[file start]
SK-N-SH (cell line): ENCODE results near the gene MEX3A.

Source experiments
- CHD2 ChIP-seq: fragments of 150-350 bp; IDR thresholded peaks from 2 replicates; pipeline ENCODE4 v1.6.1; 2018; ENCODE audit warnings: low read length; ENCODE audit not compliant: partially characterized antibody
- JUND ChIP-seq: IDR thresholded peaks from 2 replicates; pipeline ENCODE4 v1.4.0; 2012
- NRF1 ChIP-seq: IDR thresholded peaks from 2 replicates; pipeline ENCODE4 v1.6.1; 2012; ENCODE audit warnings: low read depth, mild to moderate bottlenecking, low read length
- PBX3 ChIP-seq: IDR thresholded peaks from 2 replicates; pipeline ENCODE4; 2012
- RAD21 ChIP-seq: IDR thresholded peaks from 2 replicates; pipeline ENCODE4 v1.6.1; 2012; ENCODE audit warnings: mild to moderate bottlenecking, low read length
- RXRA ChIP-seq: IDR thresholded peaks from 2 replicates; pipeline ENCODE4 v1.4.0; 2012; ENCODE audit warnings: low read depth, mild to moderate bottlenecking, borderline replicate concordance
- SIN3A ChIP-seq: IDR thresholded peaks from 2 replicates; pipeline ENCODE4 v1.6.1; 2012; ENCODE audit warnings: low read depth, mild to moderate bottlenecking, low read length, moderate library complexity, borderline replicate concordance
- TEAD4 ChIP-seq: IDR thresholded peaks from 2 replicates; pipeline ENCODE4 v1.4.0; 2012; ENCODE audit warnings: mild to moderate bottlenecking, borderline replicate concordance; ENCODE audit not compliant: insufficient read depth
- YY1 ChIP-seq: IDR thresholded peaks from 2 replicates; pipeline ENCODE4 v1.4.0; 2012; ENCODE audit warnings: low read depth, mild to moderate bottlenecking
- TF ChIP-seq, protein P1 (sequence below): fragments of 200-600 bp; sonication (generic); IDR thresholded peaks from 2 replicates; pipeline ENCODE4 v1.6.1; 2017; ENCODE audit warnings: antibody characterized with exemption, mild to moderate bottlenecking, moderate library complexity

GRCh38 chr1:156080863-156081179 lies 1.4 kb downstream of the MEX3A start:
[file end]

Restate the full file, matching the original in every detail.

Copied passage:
SK-N-SH (cell line): ENCODE results near the gene MEX3A.

Source experiments
- CHD2 ChIP-seq: fragments of 150-350 bp; IDR thresholded peaks from 2 replicates; pipeline ENCODE4 v1.6.1; 2018; ENCODE audit warnings: low read length; ENCODE audit not compliant: partially characterized antibody
- JUND ChIP-seq: IDR thresholded peaks from 2 replicates; pipeline ENCODE4 v1.4.0; 2012
- NRF1 ChIP-seq: IDR thresholded peaks from 2 replicates; pipeline ENCODE4 v1.6.1; 2012; ENCODE audit warnings: low read depth, mild to moderate bottlenecking, low read length
- PBX3 ChIP-seq: IDR thresholded peaks from 2 replicates; pipeline ENCODE4; 2012
- RAD21 ChIP-seq: IDR thresholded peaks from 2 replicates; pipeline ENCODE4 v1.6.1; 2012; ENCODE audit warnings: mild to moderate bottlenecking, low read length
- RXRA ChIP-seq: IDR thresholded peaks from 2 replicates; pipeline ENCODE4 v1.4.0; 2012; ENCODE audit warnings: low read depth, mild to moderate bottlenecking, borderline replicate concordance
- SIN3A ChIP-seq: IDR thresholded peaks from 2 replicates; pipeline ENCODE4 v1.6.1; 2012; ENCODE audit warnings: low read depth, mild to moderate bottlenecking, low read length, moderate library complexity, borderline replicate concordance
- TEAD4 ChIP-seq: IDR thresholded peaks from 2 replicates; pipeline ENCODE4 v1.4.0; 2012; ENCODE audit warnings: mild to moderate bottlenecking, borderline replicate concordance; ENCODE audit not compliant: insufficient read depth
- YY1 ChIP-seq: IDR thresholded peaks from 2 replicates; pipeline ENCODE4 v1.4.0; 2012; ENCODE audit warnings: low read depth, mild to moderate bottlenecking
- TF ChIP-seq, protein P1 (sequence below): fragments of 200-600 bp; sonication (generic); IDR thresholded peaks from 2 replicates; pipeline ENCODE4 v1.6.1; 2017; ENCODE audit warnings: antibody characterized with exemption, mild to moderate bottlenecking, moderate library complexity

GRCh38 chr1:156080863-156081179 lies 1.4 kb downstream of the MEX3A start: